Britain's first new nuclear power plant in decades could be delayed amid reports an EDF board meeting to decide whether to invest in Hinkley Point Power Station has been postponed.
The French energy firm's board was expected to meet on Wednesday to finalise the decision.
But French paper Les Echos and environmental group Greenpeace said the decision had now been delayed reportedly due to funding difficulties.
EDF declined to comment on the reports.
In October, EDF agreed a deal under which China General Nuclear Power Corporation (CGN) would pay a third of the cost of the £18bn project in exchange for a 33.5% stake.
Analysis by John Moylan, BBC industry correspondent
Is the plan for Britain's first new nuclear plant in a generation in trouble?
What is clear is that EDF faces major financial challenges.
Its share price has halved in the past year as falling French power prices have hit earnings.
Its current nuclear build projects in Finland and at Flammenville are over-budget and delayed.
It's facing a costly refurbishment programme to extend the life of its French nuclear plants. And in Hinkley Point C, it would be committing to a project that will cost more than its current market capitalisation.
It also has to placate its unions, which fear the project could put the entire company at risk
But EDF has already ploughed £2bn into Hinkley. And with so much political capital invested by the French and British governments too, it would be astonishing if EDF was to fall at the final hurdle.
The final investment decision by EDF was expected to be a formality.
But Les Echos said the French firm was struggling to find the cash for its 66.5% stake and was now "putting pressure on the [French] state, which owns 84.5% of EDF, to come up with fresh funds".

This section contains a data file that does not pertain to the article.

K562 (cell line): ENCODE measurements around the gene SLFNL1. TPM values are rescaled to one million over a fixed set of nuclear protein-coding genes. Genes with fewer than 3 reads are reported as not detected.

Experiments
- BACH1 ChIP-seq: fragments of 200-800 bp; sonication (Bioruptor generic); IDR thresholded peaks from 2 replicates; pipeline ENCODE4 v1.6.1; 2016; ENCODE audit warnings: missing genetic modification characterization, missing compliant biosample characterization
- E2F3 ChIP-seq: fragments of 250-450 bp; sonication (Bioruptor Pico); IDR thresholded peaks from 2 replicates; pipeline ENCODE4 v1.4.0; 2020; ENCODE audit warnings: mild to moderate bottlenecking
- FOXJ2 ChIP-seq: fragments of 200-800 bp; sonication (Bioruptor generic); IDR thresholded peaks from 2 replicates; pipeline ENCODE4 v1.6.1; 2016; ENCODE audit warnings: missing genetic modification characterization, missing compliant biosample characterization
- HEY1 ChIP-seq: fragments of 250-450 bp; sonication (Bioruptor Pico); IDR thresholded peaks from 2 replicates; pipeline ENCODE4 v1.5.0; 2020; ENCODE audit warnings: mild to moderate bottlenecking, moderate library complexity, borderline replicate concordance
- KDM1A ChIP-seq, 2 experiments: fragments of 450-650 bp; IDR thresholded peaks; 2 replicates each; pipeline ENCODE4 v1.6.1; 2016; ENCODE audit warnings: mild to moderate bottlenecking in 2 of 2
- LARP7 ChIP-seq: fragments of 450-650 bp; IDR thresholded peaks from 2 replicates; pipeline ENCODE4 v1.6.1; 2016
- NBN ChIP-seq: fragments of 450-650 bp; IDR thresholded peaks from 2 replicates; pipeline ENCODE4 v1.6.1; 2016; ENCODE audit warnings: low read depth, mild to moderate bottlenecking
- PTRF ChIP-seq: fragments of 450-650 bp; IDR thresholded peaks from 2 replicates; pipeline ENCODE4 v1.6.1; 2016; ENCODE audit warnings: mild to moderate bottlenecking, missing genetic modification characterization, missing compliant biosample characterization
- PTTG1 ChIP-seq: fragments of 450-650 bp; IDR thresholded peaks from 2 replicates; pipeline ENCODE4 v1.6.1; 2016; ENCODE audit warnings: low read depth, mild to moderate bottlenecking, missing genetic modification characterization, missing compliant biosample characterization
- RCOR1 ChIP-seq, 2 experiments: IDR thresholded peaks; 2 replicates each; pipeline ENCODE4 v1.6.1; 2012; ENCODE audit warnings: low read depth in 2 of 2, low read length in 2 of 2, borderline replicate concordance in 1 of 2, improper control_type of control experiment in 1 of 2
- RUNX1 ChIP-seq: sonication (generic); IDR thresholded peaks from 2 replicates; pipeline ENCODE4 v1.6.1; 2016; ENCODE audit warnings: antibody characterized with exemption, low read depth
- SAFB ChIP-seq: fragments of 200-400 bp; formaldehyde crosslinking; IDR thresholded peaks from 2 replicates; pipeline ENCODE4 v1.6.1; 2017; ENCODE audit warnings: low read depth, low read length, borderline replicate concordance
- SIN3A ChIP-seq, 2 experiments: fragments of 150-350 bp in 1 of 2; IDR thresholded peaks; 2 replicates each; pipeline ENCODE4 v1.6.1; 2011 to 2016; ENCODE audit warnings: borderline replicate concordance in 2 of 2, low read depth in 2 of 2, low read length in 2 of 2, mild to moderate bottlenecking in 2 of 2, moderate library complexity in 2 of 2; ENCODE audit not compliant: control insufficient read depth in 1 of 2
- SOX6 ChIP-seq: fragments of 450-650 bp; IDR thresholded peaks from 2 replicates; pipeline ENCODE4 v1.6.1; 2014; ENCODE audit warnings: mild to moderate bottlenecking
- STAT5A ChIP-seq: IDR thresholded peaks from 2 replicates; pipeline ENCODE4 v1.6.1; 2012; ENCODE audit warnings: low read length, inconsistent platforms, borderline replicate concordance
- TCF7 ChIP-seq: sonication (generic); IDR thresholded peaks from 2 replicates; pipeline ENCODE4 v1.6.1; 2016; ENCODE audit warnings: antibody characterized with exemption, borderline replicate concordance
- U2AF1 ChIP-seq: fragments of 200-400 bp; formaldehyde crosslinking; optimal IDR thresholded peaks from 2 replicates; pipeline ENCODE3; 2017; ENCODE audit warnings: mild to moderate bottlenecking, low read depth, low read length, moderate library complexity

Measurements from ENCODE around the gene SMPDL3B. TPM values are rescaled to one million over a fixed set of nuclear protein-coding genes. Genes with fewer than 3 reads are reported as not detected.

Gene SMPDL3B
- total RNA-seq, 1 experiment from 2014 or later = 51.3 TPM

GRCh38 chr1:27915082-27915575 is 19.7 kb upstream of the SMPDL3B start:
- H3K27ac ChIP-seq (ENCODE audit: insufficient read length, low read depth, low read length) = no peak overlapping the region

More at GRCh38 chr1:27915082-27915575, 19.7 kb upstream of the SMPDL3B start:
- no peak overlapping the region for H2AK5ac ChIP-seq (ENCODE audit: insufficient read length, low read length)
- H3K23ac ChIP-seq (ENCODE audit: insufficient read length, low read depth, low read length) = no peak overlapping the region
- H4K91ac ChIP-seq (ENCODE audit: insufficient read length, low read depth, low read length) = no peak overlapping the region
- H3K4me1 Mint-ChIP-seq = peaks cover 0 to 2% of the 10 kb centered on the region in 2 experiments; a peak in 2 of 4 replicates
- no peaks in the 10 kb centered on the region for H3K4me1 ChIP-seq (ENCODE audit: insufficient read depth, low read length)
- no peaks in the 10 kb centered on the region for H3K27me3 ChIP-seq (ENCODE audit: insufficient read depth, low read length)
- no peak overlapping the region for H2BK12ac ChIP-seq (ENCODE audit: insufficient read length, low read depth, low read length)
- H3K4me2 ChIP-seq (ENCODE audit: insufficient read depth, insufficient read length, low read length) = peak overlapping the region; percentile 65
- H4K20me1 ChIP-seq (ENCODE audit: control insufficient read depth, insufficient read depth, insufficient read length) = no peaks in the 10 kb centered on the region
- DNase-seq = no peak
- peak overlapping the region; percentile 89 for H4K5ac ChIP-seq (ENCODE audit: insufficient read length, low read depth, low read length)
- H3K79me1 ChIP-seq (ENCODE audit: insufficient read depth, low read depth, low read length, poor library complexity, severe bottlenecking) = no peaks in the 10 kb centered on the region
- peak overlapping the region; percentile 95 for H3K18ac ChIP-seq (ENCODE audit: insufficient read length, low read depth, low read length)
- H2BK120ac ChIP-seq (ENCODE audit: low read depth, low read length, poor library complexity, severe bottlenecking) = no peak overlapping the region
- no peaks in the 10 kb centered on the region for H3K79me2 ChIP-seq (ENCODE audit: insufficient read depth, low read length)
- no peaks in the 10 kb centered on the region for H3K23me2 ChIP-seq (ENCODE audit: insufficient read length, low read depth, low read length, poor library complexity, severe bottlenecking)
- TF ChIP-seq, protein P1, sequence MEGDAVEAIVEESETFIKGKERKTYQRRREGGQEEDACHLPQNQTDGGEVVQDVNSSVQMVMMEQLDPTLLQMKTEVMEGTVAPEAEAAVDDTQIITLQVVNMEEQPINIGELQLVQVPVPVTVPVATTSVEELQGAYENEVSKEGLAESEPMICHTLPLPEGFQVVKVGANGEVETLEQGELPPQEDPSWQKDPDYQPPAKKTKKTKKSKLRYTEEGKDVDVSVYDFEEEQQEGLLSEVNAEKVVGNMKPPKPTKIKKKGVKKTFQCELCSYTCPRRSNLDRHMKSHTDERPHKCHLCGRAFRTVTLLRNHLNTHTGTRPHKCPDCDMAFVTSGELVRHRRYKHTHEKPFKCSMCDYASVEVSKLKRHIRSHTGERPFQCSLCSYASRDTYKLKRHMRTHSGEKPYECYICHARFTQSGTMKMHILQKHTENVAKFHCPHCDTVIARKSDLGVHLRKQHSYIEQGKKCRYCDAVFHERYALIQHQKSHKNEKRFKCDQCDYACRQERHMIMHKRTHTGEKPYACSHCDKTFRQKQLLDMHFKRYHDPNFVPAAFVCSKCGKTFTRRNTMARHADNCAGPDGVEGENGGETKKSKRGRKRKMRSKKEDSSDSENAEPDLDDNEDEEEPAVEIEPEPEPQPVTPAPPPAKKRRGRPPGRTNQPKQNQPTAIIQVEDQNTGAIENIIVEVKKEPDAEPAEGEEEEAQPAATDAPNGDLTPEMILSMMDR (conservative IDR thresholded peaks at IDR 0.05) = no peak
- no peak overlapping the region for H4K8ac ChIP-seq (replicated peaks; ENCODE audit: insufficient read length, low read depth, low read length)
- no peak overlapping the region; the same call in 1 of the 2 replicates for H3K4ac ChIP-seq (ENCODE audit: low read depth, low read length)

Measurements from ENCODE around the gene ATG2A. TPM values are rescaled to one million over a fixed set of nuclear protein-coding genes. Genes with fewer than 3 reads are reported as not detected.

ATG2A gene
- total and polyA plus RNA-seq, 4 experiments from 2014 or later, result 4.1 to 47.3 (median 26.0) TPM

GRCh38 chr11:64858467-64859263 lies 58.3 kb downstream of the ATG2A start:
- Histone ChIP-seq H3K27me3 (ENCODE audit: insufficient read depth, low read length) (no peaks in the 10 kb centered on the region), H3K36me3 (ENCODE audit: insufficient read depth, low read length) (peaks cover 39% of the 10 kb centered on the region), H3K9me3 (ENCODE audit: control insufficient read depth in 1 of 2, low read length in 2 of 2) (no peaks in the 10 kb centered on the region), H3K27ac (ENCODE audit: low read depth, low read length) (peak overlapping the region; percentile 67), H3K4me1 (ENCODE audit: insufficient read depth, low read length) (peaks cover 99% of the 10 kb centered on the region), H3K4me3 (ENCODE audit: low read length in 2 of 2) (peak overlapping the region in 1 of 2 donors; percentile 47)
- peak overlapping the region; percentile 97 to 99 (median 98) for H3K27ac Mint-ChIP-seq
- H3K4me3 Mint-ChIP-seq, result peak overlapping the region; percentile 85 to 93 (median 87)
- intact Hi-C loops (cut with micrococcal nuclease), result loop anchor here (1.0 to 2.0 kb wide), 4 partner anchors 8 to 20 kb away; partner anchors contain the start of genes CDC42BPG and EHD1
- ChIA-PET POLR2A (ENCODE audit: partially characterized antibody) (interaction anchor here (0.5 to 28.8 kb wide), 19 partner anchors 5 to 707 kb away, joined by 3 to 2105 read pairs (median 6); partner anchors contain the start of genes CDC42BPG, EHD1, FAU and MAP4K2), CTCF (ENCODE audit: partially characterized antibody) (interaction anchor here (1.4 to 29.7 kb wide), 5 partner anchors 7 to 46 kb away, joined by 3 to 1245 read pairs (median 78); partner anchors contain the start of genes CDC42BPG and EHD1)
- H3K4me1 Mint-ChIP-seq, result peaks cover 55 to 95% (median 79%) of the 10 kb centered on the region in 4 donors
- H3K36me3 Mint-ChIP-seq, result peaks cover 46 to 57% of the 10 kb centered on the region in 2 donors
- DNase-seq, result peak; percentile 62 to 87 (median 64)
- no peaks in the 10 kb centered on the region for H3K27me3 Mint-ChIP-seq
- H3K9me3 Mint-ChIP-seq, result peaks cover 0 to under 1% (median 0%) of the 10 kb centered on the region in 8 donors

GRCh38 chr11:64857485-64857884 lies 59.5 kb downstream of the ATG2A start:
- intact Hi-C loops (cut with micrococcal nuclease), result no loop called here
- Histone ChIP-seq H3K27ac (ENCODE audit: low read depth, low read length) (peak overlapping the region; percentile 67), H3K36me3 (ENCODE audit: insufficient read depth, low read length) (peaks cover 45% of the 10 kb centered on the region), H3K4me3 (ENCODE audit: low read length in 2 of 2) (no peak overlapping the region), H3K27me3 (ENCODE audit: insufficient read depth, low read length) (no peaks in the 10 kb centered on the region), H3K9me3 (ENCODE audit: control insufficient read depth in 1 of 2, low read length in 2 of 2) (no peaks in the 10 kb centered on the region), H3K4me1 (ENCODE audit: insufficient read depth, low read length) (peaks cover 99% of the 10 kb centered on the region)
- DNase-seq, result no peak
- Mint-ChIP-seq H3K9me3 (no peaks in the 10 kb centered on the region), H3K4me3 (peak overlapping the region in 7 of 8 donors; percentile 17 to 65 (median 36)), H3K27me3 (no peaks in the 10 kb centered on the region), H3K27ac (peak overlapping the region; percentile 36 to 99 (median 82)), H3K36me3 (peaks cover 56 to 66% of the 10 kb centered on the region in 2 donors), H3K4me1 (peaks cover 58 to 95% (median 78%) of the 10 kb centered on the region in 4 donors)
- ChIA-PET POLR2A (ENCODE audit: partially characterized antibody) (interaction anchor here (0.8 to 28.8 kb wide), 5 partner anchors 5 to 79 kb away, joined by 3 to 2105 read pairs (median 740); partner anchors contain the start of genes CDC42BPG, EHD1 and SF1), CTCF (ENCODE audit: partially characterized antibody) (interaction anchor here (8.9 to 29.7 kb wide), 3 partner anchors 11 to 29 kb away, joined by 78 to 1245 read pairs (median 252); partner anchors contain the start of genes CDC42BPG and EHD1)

It said a final investment decision would now be made at the earliest at EDF's annual results on 16 February.
The reports contradict recent statements from EDF chief executive Jean-Bernard Levy who said just a week ago that the "two nuclear reactors that EDF plans to build at Hinkley Point will be launched very soon".
Hinkley is due to start generating in 2025, and is expected to provide 7% of the UK's electricity once it is operational.
But the project was originally due to open in 2017, and it has come under fire for both its cost and delays to the timetable for building.
The government has also been criticised for guaranteeing a price of £92.50 per megawatt hour of electricity - more than twice the current cost - for the electricity Hinkley produces.
Greenpeace executive director John Sauven said: "The EDF board is clearly rattled as they delay yet again this crucial investment decision. It could well signal curtains for Hinkley.
"EDF managers as well as employee representatives on the board are deeply concerned this project is too risky and too expensive."
Meanwhile, the chief executive of Legal & General has described the project as "a £25bn waste of money".
Nigel Wilson told BBC 5 live: "The world is moving towards clean green and cheap energy."
"Solar, wind will play a much more important role. Hinkley is probably the most expensive energy we can think of right across Europe. That's really bad for society."